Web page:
EPA Seeks Comment on Revisions to Pesticide Crop Groupings

Jim Rogers Agri-Business, Regulation

The U.S. Environmental Protection Agency (EPA) has released a draft of another revision to pesticide crop groupings. A 60-day public comment period has been opened to gather public feedback. The latest announcement is the sixth in an ongoing series of related regulatory changes for crop groups to continue over the next several years. The regulations dictate tolerance levels for pesticides for crop groups based on data from a representative set of crops. Comments on the revisions must be received on or before March 11.

The crop grouping parameters would be amended for Groups 6, 7, 15 and 16. EPA is proposing updating “Crop Group 6: Legume Vegetables (Succulent or Dried)” to a new crop group “Crop Group 6-XX Legume Vegetable Group.” A total of 121 commodities would be classified within the group, including several new types of beans and peas. The number of subgroups within Crop Group 6 would also be expanded. Proposed revisions would also affect foliage of legume vegetables, along with cereal grains, and the forage, fodder, and straw of cereal grains. EPA is also proposing amendments to the associated commodity definitions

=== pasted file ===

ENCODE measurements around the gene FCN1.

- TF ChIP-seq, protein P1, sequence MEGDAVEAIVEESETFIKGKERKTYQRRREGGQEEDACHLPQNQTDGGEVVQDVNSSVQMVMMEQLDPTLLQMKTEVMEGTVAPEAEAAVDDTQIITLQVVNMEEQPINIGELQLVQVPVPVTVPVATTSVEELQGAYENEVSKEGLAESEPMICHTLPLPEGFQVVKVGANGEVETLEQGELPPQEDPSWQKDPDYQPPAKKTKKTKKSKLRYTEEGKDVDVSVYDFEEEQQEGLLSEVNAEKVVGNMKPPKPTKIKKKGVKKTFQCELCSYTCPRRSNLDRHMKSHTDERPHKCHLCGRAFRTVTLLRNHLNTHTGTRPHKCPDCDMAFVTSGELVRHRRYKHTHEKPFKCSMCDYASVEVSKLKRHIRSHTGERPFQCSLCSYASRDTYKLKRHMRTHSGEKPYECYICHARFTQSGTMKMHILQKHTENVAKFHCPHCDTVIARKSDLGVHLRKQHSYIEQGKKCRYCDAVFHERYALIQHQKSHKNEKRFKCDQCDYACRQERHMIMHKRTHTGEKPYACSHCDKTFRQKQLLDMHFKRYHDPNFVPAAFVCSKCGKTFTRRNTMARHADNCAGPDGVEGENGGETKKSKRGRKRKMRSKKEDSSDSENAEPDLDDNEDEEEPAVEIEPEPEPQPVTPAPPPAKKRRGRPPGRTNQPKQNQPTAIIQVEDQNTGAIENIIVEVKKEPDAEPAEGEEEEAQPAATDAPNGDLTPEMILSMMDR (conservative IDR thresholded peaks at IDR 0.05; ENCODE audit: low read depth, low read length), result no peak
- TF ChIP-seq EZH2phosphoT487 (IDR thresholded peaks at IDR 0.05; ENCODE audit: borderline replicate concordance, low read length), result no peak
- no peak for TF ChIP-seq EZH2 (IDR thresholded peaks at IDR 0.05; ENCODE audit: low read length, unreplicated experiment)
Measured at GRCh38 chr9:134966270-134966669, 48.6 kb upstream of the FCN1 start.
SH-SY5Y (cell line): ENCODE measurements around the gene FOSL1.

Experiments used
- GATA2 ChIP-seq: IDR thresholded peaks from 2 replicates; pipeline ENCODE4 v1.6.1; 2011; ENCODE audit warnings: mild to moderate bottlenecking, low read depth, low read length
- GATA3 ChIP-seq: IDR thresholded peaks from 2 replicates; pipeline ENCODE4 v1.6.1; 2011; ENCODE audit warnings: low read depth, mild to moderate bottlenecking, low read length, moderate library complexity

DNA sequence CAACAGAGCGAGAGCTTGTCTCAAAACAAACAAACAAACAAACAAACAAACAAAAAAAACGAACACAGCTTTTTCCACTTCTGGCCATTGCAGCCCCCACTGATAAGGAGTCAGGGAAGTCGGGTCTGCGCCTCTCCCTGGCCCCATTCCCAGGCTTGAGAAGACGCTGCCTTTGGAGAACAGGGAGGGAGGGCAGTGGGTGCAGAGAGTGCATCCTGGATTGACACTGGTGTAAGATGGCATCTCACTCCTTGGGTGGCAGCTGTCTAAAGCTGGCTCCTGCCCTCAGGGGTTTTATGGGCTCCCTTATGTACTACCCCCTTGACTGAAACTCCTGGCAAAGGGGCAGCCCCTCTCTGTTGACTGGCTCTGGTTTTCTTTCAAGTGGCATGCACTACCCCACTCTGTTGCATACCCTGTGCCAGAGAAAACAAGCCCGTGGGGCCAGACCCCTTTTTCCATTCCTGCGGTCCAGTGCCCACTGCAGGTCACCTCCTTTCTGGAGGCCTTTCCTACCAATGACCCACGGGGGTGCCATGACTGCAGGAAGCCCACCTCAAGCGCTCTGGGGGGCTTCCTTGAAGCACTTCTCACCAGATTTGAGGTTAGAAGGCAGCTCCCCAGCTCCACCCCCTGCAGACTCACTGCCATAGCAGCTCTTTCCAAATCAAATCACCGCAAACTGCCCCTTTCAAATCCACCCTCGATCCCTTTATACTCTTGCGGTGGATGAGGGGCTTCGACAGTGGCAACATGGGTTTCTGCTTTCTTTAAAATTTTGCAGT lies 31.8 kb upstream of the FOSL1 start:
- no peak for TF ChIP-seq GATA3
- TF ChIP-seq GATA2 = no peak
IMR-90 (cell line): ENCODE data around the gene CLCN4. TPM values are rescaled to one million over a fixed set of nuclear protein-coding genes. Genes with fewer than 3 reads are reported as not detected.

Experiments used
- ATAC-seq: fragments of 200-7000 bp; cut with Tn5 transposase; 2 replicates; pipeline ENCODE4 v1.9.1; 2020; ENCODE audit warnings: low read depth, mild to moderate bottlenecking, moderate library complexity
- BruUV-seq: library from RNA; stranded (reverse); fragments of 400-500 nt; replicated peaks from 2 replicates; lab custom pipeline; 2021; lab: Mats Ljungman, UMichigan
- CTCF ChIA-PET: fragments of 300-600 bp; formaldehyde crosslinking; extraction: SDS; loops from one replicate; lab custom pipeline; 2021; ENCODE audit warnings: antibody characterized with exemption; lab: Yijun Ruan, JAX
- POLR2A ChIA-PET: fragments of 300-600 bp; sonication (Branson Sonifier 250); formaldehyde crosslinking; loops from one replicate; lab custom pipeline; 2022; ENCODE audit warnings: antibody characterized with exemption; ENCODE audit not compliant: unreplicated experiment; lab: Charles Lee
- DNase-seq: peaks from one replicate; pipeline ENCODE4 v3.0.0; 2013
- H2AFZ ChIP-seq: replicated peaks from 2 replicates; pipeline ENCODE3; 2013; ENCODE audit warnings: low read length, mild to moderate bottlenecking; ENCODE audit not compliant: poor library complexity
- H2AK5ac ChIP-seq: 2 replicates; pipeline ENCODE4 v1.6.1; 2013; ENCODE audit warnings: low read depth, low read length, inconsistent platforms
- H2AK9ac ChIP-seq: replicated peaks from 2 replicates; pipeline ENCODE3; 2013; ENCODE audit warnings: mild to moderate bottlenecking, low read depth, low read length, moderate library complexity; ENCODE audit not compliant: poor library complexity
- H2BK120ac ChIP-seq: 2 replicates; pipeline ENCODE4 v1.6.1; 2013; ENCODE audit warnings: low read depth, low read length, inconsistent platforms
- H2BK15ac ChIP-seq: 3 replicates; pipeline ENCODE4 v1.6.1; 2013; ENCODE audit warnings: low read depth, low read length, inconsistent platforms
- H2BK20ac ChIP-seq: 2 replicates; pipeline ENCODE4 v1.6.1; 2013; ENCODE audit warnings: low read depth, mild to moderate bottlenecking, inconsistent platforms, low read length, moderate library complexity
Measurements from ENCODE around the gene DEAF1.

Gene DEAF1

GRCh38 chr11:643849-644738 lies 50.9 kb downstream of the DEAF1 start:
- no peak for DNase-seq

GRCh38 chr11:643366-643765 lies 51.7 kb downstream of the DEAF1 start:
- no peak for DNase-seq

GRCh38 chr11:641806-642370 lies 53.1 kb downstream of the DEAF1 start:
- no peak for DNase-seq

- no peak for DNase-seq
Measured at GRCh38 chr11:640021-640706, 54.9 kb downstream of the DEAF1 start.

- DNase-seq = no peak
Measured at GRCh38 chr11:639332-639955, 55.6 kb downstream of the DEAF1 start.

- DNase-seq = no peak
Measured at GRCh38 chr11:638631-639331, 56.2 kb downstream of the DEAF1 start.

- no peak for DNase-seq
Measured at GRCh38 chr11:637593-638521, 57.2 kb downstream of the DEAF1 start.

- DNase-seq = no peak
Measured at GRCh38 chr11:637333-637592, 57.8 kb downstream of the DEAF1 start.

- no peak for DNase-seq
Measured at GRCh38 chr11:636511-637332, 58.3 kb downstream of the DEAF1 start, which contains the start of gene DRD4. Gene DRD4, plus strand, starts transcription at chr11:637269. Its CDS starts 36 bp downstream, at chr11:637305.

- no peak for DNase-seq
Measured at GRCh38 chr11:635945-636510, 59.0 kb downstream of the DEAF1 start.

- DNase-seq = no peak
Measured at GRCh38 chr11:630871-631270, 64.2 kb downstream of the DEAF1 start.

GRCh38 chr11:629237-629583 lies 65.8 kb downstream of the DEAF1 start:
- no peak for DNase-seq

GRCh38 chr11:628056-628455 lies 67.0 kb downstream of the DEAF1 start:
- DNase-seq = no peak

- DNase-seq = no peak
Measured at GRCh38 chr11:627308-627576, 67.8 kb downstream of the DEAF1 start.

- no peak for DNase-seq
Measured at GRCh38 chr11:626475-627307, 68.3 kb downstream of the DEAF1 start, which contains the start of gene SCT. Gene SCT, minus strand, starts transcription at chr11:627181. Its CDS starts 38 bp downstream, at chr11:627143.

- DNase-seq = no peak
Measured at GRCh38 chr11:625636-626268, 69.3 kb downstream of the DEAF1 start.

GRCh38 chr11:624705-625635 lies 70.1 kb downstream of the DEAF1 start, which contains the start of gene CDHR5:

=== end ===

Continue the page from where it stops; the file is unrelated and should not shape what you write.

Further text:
Crop Groupings

According to EPA, the revisions to the crop groupings are intended to reduce regulatory burdens while also ensuring food safety for agricultural goods. The proposed changes are also purportedly aimed at enhancing EPA’s ability to conduct food safety evaluations for tolerance-setting purposes. EPA is also seeking to promote global harmonization of food safety standards through the new revisions.

EPA has indicated that the latest proposed revisions should benefit minor crop producers as well as pesticide registrants. With lower registration costs, EPA believes that more products will be registered and become available as additional tools for producers. Pesticide registrants would also likely benefit as a result of expanded markets for products, leading to increased sales. While EPA notes there are some uncertainties, the cost savings related to the proposed amendments are estimated at approximately $204.6 million annually.

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Brian German

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Ag News Director, AgNet West